4: Avoid incorporating as a US business. No more Delaware.
Even if you are a US citizen, you can safely choose other jurisdictions: register your company in Ireland, in offshore locations, in the Netherlands or in Spain. Just search on Google and you will find many options, especially for internet businesses. Most likely, you will also pay less tax. Google does this too.
5: Adopt a DMCA-like procedure to take down reported content.
Are you running a YouTube-like website, a file cyberlocker, a UGC (user generated content) application of any kind or are you just a service provider for others?
Then create a page on your website where you can accept requests for takedown of content using the guidelines of the DMCA.
In order for the Safe Harbor in US Copyright law to be applied, you should also register an agent with the Copyright Office of the USA. It costs just $105. And come on, even YouPorn has a registered agent! You can do it too.
When you receive a Take Down Notice, as they call it, please act on it. This offers the benefit of a history of respecting the law in its current form, however wrong or right you feel it is. This is important if you actually get into a lawsuit, as you will be able to present good evidence that you have acted within the constraints of the law. That’s what the Liability Limitation Act is for; you might win the lawsuit with a summary judgment by the judge.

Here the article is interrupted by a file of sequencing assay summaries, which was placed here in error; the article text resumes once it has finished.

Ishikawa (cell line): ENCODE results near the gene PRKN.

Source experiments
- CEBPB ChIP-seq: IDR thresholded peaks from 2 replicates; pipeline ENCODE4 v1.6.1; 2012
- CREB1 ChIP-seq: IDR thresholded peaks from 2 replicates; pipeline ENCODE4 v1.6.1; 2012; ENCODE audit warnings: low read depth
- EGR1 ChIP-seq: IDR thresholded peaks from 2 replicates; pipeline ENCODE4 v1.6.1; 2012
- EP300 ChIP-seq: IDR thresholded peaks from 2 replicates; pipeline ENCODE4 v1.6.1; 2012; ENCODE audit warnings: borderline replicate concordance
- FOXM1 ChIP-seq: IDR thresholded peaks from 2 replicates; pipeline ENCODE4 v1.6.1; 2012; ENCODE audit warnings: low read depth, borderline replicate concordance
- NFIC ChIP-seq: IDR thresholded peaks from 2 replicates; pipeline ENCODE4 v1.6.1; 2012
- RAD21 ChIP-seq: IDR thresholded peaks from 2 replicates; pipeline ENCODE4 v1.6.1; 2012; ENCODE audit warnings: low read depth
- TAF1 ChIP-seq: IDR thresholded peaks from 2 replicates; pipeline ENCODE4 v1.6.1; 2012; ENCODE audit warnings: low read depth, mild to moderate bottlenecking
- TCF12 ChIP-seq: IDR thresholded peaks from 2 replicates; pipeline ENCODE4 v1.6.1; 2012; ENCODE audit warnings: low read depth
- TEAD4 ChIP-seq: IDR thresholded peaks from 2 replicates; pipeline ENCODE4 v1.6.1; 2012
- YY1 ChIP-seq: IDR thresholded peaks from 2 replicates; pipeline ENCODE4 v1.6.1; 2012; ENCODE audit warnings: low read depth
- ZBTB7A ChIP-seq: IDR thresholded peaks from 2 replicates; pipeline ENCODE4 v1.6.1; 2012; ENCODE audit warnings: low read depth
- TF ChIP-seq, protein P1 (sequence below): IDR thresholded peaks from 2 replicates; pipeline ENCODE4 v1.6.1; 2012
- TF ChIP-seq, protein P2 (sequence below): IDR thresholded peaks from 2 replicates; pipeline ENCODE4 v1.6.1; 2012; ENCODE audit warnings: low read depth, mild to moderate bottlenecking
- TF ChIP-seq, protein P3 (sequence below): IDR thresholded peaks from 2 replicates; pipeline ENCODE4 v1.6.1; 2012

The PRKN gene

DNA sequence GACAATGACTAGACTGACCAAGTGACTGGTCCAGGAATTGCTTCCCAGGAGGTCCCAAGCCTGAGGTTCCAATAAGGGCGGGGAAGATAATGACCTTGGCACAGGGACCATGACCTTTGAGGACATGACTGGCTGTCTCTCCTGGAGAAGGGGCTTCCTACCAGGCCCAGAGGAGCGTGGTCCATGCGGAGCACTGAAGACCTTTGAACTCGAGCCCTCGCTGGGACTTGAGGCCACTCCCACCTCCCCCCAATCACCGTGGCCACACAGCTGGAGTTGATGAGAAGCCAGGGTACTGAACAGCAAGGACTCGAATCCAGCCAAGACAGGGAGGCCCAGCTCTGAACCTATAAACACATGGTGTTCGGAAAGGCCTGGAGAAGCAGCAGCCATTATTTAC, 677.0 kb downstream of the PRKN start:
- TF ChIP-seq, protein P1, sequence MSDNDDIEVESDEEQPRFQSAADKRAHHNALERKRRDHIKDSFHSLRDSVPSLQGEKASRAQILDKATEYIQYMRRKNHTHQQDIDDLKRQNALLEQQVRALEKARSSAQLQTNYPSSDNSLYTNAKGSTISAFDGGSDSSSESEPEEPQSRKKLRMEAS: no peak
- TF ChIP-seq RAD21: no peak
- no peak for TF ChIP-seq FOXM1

6: Legal uses of your product versus possible illegal uses.
When the VCR was invented, the MPAA protested that it would copy them into oblivion. Nevertheless, the Supreme Court of the United States ruled in Sony Corp. of America v. Universal City Studios that the Betamax VCR had “significant non-infringing uses, and that the plaintiffs were unable to prove otherwise”.
Make sure your products also fit into this description – significant non-infringing uses.
7: Know the law, know the truth
In the US, there is no clear evidence that linking to copyrighted content is illegal. My own analysis of the lawsuits that were directed at this important legal question show that all cases were settled or the defender (the site) lost by default (the owner was not present at the trial).
In the European Union, the case of TV-Links.co.uk in the United Kingdom was won by the owner of the site.
RapidShare has had significant success with copyright lawsuits brought against them by different companies. You will notice that RapidShare has taken care to abide by most of the steps above.
8: Unite, work together
While you are competitors in your respective business niches, remember that innovation and access to knowledge that you deliver is being threatened by organized and powerful companies that are working together.
Learn to do the same. Whenever in doubt, re-read the words of Martin Niemöller.
SearchFreak is an internet engineer who studies IP law. He serves as a chief executive of an Internet business that provides web services to millions each month. He is also offering advice regarding Internet businesses and startups. Time permitting, he will try to help those in need. Email searchfreak11[at]gmail.com.